The U.S. Department of Energy (DOE) awarded funding for two research projects from the Georgia Institute of Technology that focus on developing advanced post-combustion technologies for capturing carbon dioxide from coal-fired power plants.
The Georgia Tech awards represent two out of 16 announced by the agency on Aug. 25. In total, the DOE pledged to award more than $41 million over three years to organizations across the U.S. for projects focused on reducing the energy and cost penalties associated with current carbon-capture technologies.
As principal investigator, Christopher Jones, New-Vision Professor of Chemical & Biomolecular Engineering and professor in the School of Chemical & Biomolecular Engineering, will receive $2.4 million over three years for research on the use of amine sorbent-loaded hollow fibers for CO2 capture—a novel process referred to as rapid temperature swing adsorption. Jones and his research team aim to have the preliminary design, optimization and economic analysis of a full-scale system to demonstrate the potential for this technology to meet cost and performance goals set by the DOE.
The Obama Administration has set a goal to develop cost-effective carbon-capture technologies within 10 years and to bring five to 10 commercial demonstration projects online by 2016.
William Koros, Roberto C. Goizueta Chair for Excellence in Chemical Engineering, GRA Eminent Scholar in Membranes and professor in the School of Chemical & Biomolecular Engineering, is the co-principal investigator on a separate project based with GE Global Research in Niskayuna, N.Y., which will receive $2.4 million over three years. The research will focus on developing new, bench-scale polymer membranes, which includes modifying the properties of the polymer in a coating solution and fabricating highly engineered, porous, hollow fiber supports.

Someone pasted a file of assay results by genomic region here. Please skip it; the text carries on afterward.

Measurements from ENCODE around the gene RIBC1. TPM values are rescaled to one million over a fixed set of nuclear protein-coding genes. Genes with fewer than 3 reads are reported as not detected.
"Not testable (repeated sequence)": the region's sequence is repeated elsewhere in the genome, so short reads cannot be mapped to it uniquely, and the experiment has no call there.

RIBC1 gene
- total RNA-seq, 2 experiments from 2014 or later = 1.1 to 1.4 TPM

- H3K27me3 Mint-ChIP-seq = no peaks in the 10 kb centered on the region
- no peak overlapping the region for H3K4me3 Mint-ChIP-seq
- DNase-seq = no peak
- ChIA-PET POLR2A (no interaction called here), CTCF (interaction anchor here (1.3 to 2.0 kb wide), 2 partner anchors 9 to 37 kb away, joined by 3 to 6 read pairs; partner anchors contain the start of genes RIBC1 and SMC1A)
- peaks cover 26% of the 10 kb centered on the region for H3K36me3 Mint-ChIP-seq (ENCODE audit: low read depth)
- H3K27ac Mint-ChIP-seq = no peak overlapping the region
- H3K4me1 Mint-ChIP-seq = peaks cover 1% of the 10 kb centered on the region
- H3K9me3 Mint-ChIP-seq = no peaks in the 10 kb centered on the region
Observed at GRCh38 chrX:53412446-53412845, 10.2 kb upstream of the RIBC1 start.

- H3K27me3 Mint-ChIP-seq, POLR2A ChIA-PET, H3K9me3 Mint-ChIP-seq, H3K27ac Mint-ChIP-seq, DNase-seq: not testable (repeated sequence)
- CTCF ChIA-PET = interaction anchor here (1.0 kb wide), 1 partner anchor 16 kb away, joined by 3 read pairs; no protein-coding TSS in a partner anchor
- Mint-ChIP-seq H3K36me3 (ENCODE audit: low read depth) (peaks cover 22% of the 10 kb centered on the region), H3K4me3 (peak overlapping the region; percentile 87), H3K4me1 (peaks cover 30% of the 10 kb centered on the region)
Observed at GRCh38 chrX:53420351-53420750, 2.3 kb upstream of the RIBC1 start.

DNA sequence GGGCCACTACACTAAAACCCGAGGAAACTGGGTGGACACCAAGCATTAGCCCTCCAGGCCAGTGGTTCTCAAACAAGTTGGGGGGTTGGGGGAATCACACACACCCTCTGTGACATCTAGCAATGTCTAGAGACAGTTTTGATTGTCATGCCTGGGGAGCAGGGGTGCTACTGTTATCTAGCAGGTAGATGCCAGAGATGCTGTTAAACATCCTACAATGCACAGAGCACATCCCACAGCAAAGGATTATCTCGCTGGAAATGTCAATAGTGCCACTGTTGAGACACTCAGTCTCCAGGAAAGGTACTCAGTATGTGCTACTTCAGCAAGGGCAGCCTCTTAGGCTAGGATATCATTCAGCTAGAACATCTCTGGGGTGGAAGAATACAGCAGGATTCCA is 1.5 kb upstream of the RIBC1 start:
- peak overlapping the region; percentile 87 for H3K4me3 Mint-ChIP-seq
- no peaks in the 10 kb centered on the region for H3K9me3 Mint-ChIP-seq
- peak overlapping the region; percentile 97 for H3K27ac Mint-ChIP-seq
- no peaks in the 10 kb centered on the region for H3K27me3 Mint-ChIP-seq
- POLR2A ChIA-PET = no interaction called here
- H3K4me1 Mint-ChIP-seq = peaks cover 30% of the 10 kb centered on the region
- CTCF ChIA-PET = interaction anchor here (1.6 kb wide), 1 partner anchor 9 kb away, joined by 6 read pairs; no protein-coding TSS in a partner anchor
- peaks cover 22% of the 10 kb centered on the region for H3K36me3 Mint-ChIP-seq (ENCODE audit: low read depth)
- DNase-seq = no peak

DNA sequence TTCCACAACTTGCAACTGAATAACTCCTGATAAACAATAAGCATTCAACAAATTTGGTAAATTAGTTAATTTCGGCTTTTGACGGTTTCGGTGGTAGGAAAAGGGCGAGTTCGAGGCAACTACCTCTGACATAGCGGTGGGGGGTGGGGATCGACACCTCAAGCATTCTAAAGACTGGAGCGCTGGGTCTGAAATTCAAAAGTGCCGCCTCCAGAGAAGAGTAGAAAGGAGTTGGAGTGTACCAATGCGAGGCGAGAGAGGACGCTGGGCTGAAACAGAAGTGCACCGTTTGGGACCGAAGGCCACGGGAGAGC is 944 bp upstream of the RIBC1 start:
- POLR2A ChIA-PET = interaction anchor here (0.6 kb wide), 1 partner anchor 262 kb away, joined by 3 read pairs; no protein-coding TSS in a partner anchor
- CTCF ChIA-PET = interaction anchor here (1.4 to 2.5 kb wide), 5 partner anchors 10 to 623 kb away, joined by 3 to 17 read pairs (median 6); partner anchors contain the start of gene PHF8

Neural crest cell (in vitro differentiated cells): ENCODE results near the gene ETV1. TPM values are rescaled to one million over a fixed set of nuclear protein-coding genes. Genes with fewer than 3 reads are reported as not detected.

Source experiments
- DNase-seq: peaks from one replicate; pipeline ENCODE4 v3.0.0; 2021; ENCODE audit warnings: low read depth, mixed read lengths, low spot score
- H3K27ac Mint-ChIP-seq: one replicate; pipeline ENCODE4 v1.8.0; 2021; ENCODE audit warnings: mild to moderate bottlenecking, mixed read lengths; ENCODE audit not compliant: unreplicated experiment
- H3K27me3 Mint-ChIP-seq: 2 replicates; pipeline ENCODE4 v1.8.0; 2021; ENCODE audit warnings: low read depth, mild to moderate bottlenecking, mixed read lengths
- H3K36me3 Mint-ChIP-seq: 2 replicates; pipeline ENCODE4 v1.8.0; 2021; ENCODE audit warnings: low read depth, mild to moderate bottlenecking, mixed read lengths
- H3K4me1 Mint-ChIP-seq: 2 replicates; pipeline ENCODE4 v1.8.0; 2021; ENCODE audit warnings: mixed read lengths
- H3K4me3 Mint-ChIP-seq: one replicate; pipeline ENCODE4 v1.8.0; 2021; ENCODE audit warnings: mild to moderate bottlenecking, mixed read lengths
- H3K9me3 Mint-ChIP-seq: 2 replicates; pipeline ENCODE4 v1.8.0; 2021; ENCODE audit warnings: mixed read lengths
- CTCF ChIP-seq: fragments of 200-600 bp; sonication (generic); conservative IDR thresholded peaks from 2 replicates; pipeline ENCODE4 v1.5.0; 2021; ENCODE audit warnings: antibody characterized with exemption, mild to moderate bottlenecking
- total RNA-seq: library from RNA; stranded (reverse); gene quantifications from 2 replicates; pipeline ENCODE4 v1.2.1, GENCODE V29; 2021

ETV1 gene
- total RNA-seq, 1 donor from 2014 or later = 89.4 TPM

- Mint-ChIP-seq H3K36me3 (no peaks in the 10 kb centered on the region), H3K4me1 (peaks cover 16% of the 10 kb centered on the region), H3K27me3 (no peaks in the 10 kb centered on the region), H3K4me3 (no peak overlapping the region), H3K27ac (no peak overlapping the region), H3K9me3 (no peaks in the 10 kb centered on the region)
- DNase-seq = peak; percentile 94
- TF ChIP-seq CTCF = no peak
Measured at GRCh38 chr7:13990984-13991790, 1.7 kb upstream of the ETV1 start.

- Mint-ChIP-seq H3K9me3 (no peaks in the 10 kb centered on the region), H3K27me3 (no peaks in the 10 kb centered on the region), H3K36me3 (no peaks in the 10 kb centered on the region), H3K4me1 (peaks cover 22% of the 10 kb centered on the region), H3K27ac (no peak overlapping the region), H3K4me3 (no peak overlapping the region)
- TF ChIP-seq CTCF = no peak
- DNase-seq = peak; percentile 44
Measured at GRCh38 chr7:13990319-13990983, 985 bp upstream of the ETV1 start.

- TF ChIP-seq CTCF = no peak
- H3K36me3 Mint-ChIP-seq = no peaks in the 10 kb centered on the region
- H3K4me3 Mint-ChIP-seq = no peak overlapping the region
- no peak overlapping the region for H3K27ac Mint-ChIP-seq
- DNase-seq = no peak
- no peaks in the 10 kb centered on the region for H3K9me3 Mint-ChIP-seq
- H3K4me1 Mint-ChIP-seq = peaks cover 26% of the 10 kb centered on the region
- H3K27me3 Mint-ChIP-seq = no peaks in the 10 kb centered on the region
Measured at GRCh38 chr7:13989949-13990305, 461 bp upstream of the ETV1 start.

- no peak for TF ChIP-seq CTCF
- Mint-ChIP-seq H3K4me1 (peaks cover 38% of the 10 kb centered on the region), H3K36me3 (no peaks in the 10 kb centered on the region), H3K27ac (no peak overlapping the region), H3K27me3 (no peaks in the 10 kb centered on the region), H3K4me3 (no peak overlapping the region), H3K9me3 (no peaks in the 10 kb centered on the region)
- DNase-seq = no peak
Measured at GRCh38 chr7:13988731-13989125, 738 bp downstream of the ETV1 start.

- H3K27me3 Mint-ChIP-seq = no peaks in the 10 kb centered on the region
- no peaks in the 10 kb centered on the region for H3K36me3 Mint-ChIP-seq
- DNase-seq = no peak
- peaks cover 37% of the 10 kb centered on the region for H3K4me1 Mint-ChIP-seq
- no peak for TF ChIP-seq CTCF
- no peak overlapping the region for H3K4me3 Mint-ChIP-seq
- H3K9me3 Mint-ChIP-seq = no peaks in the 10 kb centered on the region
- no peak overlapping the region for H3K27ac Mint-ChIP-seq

“I am enthusiastic about the caliber of research that professors Jones and Koros are doing under this program,” said Ronald W. Rousseau, school chair & Cecil J. "Pete" Silas Chair in the School of Chemical & Biomolecular Engineering. “Not only are they contributing to the development of outstanding graduate students, but their research projects also have the potential for impacting energy needs and influencing the sustainability of our energy supply.”
Existing carbon-capture technologies are not efficient because they require large amounts of energy for their operation. The goal of this research is to reduce the energy penalty with carbon-capture technologies, lowering costs and helping to move the technology closer to widespread use. Post-combustion, carbon-capture devices can be applied to both new and existing plants by adding a separating agent that helps isolate the CO2 from the other gases before it leaves the plant. This device can take the form of membranes, solvents or sorbents.
“Charting a path toward clean coal is essential to achieving our goals of providing clean energy, creating American jobs and reducing greenhouse gas emissions. It will also help position the United States as a leader in the global clean energy race,” said U.S. Energy Secretary Steven Chu.